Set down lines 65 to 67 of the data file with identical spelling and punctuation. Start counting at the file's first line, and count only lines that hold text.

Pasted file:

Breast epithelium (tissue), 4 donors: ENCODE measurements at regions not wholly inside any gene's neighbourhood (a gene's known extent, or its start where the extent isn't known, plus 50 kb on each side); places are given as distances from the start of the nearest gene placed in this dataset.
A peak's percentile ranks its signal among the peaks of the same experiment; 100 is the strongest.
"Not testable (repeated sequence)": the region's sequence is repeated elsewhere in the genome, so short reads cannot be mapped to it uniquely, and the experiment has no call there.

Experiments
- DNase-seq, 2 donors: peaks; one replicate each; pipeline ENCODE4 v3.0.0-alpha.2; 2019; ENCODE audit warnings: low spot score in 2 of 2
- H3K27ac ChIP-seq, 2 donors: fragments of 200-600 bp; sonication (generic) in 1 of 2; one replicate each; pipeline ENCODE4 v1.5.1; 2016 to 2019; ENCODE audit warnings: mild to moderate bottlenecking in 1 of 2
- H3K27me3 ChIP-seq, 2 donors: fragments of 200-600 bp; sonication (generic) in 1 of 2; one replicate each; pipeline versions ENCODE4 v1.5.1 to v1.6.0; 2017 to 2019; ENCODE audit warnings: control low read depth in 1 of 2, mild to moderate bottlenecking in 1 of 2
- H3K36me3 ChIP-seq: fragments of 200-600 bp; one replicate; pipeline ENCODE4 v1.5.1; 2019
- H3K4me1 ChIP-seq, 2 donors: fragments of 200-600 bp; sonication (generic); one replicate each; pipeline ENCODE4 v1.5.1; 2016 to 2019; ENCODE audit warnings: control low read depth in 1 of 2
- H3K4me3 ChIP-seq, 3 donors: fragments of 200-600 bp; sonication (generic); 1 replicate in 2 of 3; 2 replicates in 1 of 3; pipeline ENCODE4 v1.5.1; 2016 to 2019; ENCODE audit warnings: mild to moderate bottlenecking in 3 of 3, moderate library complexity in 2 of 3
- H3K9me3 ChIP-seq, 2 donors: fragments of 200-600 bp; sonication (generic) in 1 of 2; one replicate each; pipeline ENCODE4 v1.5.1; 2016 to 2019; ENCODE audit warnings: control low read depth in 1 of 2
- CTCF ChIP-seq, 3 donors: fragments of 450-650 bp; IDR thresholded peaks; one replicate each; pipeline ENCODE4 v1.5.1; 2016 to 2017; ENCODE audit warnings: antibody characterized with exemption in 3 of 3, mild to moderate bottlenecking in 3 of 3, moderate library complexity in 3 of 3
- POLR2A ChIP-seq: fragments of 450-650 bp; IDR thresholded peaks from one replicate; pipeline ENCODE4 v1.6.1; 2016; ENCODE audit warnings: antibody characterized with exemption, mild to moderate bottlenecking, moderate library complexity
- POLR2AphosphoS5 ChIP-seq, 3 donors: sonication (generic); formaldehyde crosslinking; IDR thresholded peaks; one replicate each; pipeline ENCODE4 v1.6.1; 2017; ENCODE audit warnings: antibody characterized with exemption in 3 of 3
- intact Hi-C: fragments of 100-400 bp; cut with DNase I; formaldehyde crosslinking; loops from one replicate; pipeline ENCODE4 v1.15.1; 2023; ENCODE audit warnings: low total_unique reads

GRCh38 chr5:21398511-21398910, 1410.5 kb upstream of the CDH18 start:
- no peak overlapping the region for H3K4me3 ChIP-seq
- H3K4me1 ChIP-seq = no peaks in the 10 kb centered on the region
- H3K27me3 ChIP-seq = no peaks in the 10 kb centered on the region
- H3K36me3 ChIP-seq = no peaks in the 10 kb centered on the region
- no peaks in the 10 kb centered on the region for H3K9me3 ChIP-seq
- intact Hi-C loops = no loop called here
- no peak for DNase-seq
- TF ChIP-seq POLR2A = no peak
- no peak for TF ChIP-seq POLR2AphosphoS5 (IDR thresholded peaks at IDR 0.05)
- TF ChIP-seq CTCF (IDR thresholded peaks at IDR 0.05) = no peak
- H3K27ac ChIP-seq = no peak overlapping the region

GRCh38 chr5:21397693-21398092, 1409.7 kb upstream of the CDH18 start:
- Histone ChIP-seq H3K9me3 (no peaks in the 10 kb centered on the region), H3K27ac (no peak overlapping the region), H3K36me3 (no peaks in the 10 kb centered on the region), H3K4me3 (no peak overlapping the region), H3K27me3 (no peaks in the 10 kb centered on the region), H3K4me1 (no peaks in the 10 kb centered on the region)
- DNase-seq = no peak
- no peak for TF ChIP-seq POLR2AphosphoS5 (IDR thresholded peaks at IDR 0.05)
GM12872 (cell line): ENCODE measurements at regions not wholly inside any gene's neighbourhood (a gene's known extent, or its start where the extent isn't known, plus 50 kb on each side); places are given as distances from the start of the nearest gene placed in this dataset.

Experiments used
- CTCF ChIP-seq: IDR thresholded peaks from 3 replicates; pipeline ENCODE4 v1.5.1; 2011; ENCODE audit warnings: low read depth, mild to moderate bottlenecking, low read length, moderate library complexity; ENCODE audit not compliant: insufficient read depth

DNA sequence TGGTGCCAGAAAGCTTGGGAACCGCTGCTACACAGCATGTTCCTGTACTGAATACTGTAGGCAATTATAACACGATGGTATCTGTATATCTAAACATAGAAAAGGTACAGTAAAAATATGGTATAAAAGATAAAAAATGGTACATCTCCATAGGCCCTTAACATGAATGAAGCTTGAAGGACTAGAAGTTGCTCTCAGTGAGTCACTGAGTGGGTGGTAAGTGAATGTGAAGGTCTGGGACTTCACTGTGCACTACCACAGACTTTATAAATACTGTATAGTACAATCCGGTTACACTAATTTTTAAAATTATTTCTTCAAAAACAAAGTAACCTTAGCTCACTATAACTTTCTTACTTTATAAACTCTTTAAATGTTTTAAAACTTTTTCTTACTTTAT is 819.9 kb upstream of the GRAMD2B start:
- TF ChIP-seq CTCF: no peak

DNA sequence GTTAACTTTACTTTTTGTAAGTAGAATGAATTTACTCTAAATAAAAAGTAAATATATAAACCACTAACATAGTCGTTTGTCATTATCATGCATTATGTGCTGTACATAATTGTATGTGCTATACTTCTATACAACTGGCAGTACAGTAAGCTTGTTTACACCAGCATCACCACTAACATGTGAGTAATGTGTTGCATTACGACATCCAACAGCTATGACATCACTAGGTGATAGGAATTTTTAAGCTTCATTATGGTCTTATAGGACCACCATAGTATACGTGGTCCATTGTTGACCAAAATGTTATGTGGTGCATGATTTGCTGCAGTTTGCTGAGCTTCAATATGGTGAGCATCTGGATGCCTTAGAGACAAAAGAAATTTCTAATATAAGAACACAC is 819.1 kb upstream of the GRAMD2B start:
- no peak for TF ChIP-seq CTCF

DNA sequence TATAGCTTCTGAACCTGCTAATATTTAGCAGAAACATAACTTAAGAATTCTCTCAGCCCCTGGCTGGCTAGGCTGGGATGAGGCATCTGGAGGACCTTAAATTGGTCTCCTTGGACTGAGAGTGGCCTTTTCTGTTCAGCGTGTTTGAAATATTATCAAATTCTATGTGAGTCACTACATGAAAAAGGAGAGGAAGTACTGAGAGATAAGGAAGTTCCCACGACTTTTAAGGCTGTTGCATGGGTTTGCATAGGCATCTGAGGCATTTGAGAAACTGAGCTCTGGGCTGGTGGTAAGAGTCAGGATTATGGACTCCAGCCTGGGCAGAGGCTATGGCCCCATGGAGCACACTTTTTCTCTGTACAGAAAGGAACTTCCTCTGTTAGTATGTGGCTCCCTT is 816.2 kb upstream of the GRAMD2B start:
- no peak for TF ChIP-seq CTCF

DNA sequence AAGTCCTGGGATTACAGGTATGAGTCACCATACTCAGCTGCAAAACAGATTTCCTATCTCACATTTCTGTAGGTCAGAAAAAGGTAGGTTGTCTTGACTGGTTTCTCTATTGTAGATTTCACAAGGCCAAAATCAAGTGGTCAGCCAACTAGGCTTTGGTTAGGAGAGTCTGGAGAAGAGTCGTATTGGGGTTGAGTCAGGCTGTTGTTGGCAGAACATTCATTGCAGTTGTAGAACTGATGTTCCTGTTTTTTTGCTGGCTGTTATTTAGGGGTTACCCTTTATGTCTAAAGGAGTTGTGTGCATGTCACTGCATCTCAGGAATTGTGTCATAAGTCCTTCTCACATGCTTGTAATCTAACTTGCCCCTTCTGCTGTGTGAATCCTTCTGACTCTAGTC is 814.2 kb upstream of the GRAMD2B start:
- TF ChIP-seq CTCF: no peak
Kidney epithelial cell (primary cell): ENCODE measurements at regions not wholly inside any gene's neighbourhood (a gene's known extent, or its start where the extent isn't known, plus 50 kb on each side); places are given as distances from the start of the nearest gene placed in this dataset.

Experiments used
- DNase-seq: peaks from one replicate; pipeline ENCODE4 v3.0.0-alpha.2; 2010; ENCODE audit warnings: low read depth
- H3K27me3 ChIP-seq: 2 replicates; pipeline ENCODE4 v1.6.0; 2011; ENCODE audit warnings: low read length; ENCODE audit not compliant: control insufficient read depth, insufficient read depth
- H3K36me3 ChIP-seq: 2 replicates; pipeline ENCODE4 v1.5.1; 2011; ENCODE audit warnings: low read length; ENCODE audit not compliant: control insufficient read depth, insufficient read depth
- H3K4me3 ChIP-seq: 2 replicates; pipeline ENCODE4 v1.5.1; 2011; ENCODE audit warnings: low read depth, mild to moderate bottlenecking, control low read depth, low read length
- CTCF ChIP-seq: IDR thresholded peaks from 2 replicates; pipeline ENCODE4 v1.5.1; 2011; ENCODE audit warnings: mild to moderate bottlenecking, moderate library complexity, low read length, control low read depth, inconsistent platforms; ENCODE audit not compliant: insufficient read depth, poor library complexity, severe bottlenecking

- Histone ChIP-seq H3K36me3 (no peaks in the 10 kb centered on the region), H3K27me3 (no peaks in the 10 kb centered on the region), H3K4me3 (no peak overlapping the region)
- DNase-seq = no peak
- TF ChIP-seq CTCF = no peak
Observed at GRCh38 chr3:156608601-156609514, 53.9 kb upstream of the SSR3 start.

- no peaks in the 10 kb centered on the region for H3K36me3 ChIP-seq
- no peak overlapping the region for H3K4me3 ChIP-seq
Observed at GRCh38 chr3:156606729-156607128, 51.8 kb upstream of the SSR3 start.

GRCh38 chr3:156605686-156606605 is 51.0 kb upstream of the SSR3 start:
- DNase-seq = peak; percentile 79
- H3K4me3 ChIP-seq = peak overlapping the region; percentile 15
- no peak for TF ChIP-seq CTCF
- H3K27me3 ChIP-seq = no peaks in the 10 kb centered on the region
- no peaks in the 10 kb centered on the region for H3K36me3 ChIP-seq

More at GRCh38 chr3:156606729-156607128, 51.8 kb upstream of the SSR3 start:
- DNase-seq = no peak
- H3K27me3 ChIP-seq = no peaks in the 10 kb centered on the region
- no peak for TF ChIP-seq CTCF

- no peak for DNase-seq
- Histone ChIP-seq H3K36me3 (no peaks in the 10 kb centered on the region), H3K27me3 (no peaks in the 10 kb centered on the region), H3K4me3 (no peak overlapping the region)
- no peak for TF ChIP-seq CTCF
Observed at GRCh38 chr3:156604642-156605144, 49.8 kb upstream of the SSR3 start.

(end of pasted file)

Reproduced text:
- H3K27me3 ChIP-seq = no peaks in the 10 kb centered on the region
- no peak for TF ChIP-seq CTCF

- no peak for DNase-seq